Mary Schmich: Holiday traditions -- hold the lutefisk
I have never baked holiday cookies.
There. I’ve said it. Never, not once, as best I can recall, have I participated in one of the greatest of our nation’s traditions, a dereliction of tradition that feels as un-American as Vladimir Putin.
It’s my holiday shame.
What’s yours? The thing you think you should do to show that you’re in happy sync with the season? The thing other people would be astonished to know you’ve never done?
Or to put it another way: What’s the holiday thing you’ve never done that other people imagine your holiday is incomplete without because theirs would be incomplete without it?
I’m no holiday Grinch. I like the season and believe in traditions. They’re a way of connecting us to each other and to the past, and if the festivity sometimes feels forced, that’s not necessarily a bad thing.
When holiday traditions work right, they give us a nudge to pause in the frenzy and savor the little things, like — just guessing — cookie dough and green frosting.
Because I believe in holiday rituals, I usually put up a Christmas tree. It’s a small one, shorter than I am. Although I like seeing the towering trees that I glimpse through the windows of strangers, I don’t want a Christmas tree that takes more work to erect than a skyscraper.
My holiday philosophy: If you love it, do it. If you don’t, don’t feel obligated.
And if you haven’t done it, don’t feel ashamed, no matter how many people give you a look soggy with pity and say, “Really? You’ve never done that? But it’s so much fun!”
On Tuesday, I asked my Facebook friends for the holiday “fun” they’ve never had and may feel a little embarrassed to admit. The answers, from people of various ages, genders and family status, covered a wide field:
Never hung stockings.
Never been to the Walnut Room.
Never been to an ugly-sweater party.
Never made a gingerbread house.
Never ate chestnuts or watched “Miracle on 34th Street.”
Never watched “It’s a Wonderful Life” in its entirety.
Never been caroling.
Never made a standing rib roast, or any fancy cut of meat.
Forgot to have my kids (twins so it would be at the same time) sit on Santa’s lap to get that photo of them sitting on a strange, old man’s lap while sobbing.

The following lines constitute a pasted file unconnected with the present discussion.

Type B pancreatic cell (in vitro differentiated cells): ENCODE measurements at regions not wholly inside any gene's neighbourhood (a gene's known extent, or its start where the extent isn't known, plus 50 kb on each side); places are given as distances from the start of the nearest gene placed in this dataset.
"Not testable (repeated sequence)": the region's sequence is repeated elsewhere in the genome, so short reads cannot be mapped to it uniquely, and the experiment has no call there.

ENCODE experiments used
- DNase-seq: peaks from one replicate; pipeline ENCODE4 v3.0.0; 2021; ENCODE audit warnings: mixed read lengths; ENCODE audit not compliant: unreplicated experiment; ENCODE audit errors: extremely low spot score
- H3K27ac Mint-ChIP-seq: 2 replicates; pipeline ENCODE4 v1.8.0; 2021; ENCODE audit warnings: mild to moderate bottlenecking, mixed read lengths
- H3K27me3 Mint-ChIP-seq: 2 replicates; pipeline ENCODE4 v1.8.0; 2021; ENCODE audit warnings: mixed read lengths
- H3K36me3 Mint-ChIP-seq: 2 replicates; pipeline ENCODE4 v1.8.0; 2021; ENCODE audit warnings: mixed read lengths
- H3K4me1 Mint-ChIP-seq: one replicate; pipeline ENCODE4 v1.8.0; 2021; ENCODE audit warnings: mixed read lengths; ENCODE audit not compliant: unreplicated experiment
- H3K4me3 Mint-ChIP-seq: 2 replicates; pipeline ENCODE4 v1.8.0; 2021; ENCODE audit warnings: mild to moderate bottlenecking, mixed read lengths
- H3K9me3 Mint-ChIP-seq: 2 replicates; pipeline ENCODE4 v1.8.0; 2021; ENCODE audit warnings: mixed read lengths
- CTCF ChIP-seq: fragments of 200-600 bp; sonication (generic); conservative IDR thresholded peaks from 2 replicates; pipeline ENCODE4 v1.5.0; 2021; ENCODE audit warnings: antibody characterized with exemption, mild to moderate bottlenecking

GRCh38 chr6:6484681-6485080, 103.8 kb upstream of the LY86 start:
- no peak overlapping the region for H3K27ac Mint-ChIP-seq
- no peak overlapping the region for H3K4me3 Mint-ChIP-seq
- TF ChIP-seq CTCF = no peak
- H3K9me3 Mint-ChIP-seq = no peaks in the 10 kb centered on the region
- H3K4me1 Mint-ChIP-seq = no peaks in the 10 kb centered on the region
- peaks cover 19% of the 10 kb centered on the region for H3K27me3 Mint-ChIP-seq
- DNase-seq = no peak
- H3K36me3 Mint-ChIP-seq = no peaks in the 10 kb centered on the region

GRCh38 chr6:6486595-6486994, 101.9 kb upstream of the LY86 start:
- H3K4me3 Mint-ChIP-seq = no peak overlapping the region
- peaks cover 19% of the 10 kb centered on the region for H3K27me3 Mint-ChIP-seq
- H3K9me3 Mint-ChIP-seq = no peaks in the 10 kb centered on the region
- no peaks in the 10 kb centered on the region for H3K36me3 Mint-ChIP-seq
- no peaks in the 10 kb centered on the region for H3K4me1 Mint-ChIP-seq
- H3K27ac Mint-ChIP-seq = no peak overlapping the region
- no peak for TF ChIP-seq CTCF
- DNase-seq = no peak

Never saw “Messiah” or “The Nutcracker.”
Being of Swedish descent, I’ve never had lutefisk. Nor do I want to.
A friend who is Jewish answered my query by noting that she never “hankered much for the trappings of Christmas,” but, she added, “just between you and me, I always wondered about that waking-up-Christmas-morning feeling. Never had that experience.”
Some respondents said they wouldn’t mind doing the thing they hadn’t done. Others were proud of having resisted the call to conformity. A few felt the pressure of not having met holiday muster.
“I think the shame is related to a feeling of obligation,” says the woman quoted above, mother of two young daughters, who has never prepared a fancy cut of meat at Christmas. “You feel like you’re supposed to be doing all these things because the culture says you are. But you simply don’t want to do some of them, which runs afoul of your deeply ingrained need as a human to be a part of things.”
I trace my holiday cookie dereliction, like all my culinary deficiencies, back to my mother. A few years ago, inspired by the relentless media stories on memorable holiday meals, I wrote a column on her forgettable holiday meals.
She was with me when I wrote it, visiting in Chicago, and I can still see how hard she laughed as we recalled the marvelously mediocre Christmas meals she cooked for our family of 10. Sitting down together at the table mattered; what was on the plates not so much. We had fun anyway.
And my mother did not bake cookies, which may explain why I didn’t inherit the sense of cookie-baking as a vital part of the holidays.
As we proceed through December, let’s be free of what other people think we should be doing to make the season bright, though if there’s something on your “never done” list that you’d like to do, there’s still time to do it.
I’d recommend the Joffrey Ballet’s version of “The Nutcracker.” Hold the lutefisk.